Well, here I am in the caves region of Kentucky. Last week I shared about the trip I would be on with my new guy - seeing each other in person for the first time since we met several months ago. As I write this, we're a few days into our trip. He is lying next to me now, munching away on donuts while I write. I'm finally ready to share a bit more about this person with you all... particularly because you may know him more than you think - or at least his writing. He is our very own Tuesday featured writer on Widow's Voice - Mike.
We met at Camp Widow East back in February. I sat down beside this guy at the meet & greet on Thursday night, and for the entire rest of the weekend we were inseparable. We shared our whole stories with one another and laughed more than either of us had in ages. Something certainly clicked... although I had no clue then that it would end up meaning I would fall for someone new and be sitting here states away on some whole other adventure...
I've been saying for three years now that Drew would give me a really obvious sign about someone new coming into my life. And Mike and I have had many, many obvious signs. One of my favorites was just a few days ago, within hours of arriving in Cincinnati for our trip. He surprised me with a short ferry ride across the Ohio river, and on the other side was a little restaurant he took me to... called Drew's. Imagine the delight on my face, and the love in my heart. Those are the moments I know that Drew will always be a part of us - just as his wife Megan will be. And speaking of Megan...
We walk inside and sit down by the window. It's dead in there, no one but us, as it's around 2pm in the afternoon. I said jokingly "Just watch... our waitress's name will be Megan". And sure enough, this very friendly waitress walks up and introduces herself as... you guess it... MEGAN. We both look right at each other in total disbelief. At the end of our lunch, we told her the whole story of us, including their names, and she was as amazed as we were. We chatted a while and there even ended up being other unreal similarities... so we had to get a picture with her for that first crazy memory of this new adventure.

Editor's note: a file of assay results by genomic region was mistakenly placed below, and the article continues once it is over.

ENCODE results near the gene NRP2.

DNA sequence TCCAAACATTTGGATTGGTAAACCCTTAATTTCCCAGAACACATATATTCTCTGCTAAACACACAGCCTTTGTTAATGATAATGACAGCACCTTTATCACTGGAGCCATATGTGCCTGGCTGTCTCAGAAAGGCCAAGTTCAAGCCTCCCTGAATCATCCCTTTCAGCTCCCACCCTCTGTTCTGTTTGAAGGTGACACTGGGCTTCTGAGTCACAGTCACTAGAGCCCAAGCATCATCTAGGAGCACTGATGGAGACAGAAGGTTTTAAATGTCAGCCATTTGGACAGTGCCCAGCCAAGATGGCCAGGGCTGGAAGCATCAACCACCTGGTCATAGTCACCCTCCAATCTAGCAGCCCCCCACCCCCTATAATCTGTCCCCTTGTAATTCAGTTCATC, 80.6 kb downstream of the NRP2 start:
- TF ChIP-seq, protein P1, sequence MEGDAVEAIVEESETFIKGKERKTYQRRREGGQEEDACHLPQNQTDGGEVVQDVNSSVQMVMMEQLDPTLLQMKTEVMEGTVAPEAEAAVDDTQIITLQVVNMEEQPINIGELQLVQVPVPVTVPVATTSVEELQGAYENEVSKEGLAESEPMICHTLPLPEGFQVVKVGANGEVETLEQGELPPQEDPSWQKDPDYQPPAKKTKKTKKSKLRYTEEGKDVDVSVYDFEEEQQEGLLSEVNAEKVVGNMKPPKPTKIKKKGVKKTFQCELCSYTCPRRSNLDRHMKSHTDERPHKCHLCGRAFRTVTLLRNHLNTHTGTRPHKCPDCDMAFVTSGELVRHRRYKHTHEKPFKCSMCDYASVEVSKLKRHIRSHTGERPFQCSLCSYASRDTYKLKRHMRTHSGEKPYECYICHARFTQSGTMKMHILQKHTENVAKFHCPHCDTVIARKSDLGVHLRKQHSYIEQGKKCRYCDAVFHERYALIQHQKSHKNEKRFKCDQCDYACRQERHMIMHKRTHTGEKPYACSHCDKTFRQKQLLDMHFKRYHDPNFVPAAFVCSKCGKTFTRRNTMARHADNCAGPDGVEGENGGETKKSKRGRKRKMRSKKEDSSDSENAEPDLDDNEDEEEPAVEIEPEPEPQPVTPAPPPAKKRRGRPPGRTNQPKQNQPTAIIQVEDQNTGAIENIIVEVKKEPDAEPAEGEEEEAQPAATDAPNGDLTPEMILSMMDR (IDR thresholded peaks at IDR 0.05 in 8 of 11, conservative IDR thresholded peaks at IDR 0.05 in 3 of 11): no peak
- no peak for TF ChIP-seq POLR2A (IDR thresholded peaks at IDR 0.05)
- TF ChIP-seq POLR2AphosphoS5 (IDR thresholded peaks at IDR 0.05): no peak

Yesterday we made our way to Mammoth Cave National Park – the main reason for our trip here. We picked this place because it is something we could not have done with our loves that died. Drew was claustrophobic in small spaces, and Megan was unable to due to her medical condition and the bacteria in the air in caves. It's a hard pill to swallow... but the truth is there. We WILL do things with someone new... Things we never could have experienced had our loves not died. Maybe that's one of the gifts they leave us... the chance to discover new adventures in a way we couldn't have done with them. With new eyes and new hearts. I like to think it is.
We did a few tours yesterday of Mammoth Cave, the first cave either of us have explored in years. As we gazed out into the darkness of the tunnels underground, that feeling of wonder and childlike excitement about the unknown filled us both. As we hiked around some 300 feet below the surface of the earth, I couldn't help but think of the expansive metaphor before us.
Two people who have gone through unspeakable darknesses on our own in life, now walking willfully and quite literally into the darkness together – knowing full well that to love again will inevitably mean to endure pain again. Yet we are doing so with a sense of wonder, not dread. It's not easy to do. There have been moments on this trip when I have broken down crying because of how new love is reminding me of the love I lost, and also of the fears of losing someone else. But even with all of that, with all we have both endured, how amazing it is that each of us is still able to see wonder in the darkness.
I have thought this weekend about enduring the journey through my own darkness for the past three years. I've thought about all the pain and fear I have encountered in the dark, and also all the amazement and wonder I have found there. Treasures that cannot be found above ground, but only in the most hidden depths of ourselves. Perhaps that is what the darkness of grief can bring us... a different appreciation for the dark and the light.
One thing is for sure, today I am very grateful. After traversing the dark alone, it is beautiful to have someone to journey into the darkness with me. Someone with their own darkness who is not afraid of mine. I suppose that is the best kind of person to find – one with a galaxy much like our own inside their heart. One who looks into the dark with wonder.